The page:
Gold retreats after biggest daily advance in seven weeks as investors weigh Fed tapering

Gold fell on Wednesday, after yesterday it registered the largest daily advance in seven weeks as investors weighed Feds tapering prospects. Assets in the SPDR Gold Trust, the biggest bullion-backed ETF, remained at the lowest since January 2009 for a third day, adding to bearish sentiment. Increased Chinese physical demand relieved some pressure on the metal.

On the Comex division of the New York Mercantile Exchange, gold futures for settlement in February decreased by 0.44% to trade at $1 255.50 per troy ounce by 09:18 GMT. Prices swung between day’s high and low of $1 261.10 and $1 253.80 an ounce respectively. The precious metal hit a three-week high of $1 267.30 per troy ounce yesterday and settled 1.81% higher , the largest daily gain since October 22nd. Prices touched $1 211.10 per troy ounce on December 4th, the lowest since July 5th and closed the week 1.8% lower. Last month, gold plunged 5.5 percent, the most since June and the biggest drop in November since 1978.

The precious metal has fallen 25% so far this year and is heading for the first annual drop in 13 years as investors lost faith in the metal as a store of value amid a rally in U.S. equities to a record and muted inflation.

Victor Thianpiriya, an analyst at Australia & New Zealand Banking Group Ltd., said in a report, cited by Bloomberg: “Prices may find it hard to maintain yesterday’s momentum with Asian demand likely to taper off. Meanwhile, the clock is ticking down to next week’s FOMC meeting, and the question of whether or not tapering will begin remains.”

Fed stimulus outlook

On Monday, the President of the St. Louis Fed Bank, who votes on policy this year, said that the gains in the labor market increased the odds of Fed tapering. His colleague, Richard Fisher, President of the Fed Bank of Dallas added in a separate statement that the central bank should start trimming the bond buying program as early as feasible.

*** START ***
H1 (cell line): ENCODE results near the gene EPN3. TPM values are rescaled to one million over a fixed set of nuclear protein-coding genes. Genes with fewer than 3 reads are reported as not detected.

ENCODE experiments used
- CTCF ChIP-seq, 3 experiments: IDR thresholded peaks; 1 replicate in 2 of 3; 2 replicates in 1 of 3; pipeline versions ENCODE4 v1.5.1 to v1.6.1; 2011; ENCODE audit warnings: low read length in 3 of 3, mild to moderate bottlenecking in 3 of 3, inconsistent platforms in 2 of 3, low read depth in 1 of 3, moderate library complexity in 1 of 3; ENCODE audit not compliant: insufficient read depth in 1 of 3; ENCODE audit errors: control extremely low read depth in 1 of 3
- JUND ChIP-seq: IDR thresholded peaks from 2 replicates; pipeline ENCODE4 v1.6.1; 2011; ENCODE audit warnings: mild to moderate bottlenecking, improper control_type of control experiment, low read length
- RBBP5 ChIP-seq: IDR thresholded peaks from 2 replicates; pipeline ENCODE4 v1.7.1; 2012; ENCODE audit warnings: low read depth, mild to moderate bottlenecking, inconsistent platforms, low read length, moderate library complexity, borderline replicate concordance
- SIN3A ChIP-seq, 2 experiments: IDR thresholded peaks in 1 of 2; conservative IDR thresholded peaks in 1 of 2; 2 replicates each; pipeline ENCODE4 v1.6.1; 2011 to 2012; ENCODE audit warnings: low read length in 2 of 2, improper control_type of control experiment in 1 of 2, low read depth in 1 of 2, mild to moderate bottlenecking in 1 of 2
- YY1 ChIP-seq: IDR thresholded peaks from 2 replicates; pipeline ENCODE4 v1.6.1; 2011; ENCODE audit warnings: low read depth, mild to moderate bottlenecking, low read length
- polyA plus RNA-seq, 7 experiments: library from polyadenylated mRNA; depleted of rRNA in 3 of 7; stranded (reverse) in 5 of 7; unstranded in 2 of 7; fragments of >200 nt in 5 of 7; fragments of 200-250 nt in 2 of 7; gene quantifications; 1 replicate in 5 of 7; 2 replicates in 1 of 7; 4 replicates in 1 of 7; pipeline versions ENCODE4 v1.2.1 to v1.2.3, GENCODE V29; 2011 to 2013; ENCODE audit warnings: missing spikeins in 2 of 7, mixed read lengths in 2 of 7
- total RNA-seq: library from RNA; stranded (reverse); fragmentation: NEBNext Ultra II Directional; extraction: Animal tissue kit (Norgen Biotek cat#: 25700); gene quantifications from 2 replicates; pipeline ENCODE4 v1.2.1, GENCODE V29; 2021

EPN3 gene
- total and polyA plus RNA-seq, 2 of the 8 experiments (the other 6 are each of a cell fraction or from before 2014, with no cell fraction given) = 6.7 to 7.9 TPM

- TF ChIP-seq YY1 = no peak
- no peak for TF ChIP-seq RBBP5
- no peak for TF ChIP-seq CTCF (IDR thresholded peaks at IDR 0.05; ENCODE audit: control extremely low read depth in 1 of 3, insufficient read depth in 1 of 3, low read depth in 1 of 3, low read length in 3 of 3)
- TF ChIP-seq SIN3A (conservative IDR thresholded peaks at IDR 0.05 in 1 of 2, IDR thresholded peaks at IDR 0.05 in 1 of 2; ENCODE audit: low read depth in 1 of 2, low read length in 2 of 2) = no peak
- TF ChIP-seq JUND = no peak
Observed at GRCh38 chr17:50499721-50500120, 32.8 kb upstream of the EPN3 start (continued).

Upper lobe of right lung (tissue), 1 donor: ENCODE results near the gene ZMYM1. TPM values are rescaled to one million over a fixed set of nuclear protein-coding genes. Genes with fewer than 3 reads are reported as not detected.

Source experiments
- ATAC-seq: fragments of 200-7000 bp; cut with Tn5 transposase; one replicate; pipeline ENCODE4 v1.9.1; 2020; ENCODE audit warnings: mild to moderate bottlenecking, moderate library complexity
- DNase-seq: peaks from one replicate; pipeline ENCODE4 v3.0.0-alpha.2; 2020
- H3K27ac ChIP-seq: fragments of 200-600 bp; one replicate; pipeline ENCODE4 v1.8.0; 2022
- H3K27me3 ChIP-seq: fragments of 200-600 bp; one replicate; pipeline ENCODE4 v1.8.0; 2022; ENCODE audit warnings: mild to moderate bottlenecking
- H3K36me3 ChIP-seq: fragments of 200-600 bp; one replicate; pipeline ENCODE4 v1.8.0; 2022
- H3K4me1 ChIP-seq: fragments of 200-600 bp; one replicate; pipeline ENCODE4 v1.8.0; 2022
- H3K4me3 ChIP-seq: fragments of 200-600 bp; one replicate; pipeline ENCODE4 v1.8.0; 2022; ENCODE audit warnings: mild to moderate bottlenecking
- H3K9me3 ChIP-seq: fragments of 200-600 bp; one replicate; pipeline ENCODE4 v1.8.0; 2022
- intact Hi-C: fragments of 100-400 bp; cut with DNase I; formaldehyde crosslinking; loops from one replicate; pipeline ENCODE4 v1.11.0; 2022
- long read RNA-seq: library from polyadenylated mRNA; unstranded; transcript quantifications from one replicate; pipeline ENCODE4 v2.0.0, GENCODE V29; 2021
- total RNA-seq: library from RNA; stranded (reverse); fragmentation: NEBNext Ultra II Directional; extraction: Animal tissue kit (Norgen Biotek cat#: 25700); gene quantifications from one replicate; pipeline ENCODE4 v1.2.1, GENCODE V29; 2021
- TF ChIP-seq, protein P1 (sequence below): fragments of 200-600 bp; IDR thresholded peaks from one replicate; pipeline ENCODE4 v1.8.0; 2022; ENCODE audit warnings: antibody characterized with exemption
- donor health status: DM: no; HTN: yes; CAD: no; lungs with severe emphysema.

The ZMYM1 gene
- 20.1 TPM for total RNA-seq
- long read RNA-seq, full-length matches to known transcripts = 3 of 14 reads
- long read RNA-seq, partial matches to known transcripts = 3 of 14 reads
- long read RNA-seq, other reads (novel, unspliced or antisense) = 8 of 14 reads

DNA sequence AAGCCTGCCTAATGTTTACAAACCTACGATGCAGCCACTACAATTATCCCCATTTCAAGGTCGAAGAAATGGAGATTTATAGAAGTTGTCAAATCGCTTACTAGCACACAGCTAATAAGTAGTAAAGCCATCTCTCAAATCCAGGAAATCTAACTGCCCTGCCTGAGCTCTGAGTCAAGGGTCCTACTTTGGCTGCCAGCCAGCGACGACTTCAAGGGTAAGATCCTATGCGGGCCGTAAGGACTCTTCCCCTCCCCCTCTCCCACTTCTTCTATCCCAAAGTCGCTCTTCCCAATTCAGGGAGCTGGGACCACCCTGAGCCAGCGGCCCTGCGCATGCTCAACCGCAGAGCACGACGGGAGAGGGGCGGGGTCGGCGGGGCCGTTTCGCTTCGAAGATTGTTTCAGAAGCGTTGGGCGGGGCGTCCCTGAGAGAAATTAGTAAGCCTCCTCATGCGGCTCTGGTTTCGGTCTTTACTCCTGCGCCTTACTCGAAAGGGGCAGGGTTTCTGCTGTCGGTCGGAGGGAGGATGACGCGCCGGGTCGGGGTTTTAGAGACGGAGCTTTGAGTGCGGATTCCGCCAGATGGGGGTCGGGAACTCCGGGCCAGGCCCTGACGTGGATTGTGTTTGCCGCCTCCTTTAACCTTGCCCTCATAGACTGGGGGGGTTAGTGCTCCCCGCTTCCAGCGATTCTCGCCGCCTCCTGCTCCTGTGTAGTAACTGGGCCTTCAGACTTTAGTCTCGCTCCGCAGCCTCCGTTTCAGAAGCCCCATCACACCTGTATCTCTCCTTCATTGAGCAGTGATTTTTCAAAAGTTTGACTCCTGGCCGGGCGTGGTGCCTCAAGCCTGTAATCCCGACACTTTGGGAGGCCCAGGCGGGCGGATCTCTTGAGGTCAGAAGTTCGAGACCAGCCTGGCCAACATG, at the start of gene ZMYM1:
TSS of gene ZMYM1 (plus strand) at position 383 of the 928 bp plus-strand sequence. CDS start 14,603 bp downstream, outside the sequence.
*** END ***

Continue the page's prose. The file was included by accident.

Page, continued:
Comments came after much-better-than-expected US data was released on Friday. The Labor Department reported that unemployment in the U.S. fell to 7.0% in November, the lowest in five years, beating projections for a minor decline to 7.2% from October’s 7.3%. U.S. employers added more jobs last month than projected. Non-farm payrolls jumped to 203 000, confounding expectations for a retreat to 183 000 from October’s downward revised 200 000. The progress in the labor market will probably provide a spark for the US economy, analysts expected.

The FOMC’s October meeting minutes pointed that Federal Reserve officials may reduce their $85 billion in monthly bond purchases “in coming months” as the economy improves. Central bankers are set to reconvene on December 17-18th.

The Federal Reserve may begin to scale back its 85-billion-USD monthly asset purchases at the committees policy meeting on December 17th-18th rather than wait until January or March, according to 34% of economists, participated in a Bloomberg survey on December 6th. In November’s survey, 17% of respondents projected a tapering in December.

Fed Reserve Bank of Atlanta President Dennis Lockhart said that any decision to taper should be accompanied by a limit on the size of the program or a timetable for ending it.

A weaker dollar supported the metal. The U.S. dollar index, which measures the greenback’s performance against a basket of six major peers, fell 0.04% to 79.94 by 09:14 GMT. The December contract held in a day’s range between 80.06 and 79.91, after yesterday it touched 79.84, the lowest since October 31st. The U.S dollar index settled last week 0.52% lower after falling by 0.85% in the preceding three weeks. Weakening of the dollar makes commodities priced in it cheaper for foreign currency holders and boosts their appeal as an alternative investment.

Assets in the SPDR Gold Trust, the biggest bullion-backed ETF, remained at 835.71 tons for a third consecutive day on Tuesday, the lowest since January 2009. Outflows have totaled nearly 470 tons this year. Billionaire hedge-fund manager John Paulson who holds the biggest stake in the SPDR Gold Trust told clients on November 20 that he wouldn’t invest more money in his gold fund because it isn’t clear when inflation will accelerate. US inflation is still well below the Fed target of 2.00%.

Chinese demand

Signs of increased China demand supported the market. On the Shanghai Gold Exchange, volumes for bullion of 99.99 percent purity, the benchmark spot contract, rose for a third consecutive day reaching 15 224 kilograms yesterday, the highest since November 28th.

China is poised to overtake India as number one consumer of bullion by the end of the year, with demand set to reach 1 000 tons, according to estimates by the World Gold Council.

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